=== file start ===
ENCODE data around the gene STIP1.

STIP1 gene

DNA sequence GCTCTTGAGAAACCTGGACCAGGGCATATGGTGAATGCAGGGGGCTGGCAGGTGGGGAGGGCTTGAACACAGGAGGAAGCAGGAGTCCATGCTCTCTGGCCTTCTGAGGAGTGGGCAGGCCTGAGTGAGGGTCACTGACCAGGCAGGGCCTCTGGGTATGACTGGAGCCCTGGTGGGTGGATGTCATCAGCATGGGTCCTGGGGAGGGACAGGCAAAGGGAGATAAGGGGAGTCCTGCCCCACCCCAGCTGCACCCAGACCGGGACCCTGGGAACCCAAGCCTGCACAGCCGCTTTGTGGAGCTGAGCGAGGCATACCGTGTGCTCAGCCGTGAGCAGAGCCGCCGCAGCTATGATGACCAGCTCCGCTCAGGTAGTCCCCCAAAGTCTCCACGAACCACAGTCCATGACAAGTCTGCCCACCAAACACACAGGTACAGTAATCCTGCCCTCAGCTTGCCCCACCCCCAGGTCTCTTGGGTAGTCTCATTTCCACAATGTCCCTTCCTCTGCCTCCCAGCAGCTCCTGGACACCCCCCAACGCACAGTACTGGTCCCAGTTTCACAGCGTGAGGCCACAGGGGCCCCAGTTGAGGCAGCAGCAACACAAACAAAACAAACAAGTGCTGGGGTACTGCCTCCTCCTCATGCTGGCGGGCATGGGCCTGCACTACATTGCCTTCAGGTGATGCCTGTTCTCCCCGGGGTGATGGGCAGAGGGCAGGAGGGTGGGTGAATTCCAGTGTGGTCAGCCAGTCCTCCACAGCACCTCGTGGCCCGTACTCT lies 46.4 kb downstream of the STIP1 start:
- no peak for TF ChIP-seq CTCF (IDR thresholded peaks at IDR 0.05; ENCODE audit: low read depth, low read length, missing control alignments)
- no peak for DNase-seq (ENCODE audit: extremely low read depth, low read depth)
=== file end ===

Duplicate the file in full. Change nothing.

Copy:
ENCODE data around the gene STIP1.

STIP1 gene

DNA sequence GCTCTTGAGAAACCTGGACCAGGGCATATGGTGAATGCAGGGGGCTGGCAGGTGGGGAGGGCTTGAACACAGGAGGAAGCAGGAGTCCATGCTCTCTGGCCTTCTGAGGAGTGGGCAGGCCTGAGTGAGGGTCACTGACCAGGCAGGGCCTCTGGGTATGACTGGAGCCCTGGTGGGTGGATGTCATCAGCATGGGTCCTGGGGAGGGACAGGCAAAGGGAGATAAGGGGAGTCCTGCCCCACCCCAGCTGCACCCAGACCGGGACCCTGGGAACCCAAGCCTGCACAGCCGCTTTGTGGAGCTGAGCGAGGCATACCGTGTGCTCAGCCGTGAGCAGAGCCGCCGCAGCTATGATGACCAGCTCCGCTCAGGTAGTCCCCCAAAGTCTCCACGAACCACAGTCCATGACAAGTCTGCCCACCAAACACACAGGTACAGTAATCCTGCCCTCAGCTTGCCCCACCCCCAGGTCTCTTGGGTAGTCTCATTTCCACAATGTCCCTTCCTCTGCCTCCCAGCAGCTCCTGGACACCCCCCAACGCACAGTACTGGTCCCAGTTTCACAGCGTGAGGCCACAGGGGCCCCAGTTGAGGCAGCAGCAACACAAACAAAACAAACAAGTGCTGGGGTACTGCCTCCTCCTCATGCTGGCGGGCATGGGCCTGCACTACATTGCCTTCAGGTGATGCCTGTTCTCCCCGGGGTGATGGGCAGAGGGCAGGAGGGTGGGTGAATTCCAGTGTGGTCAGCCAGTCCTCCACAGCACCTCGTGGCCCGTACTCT lies 46.4 kb downstream of the STIP1 start:
- no peak for TF ChIP-seq CTCF (IDR thresholded peaks at IDR 0.05; ENCODE audit: low read depth, low read length, missing control alignments)
- no peak for DNase-seq (ENCODE audit: extremely low read depth, low read depth)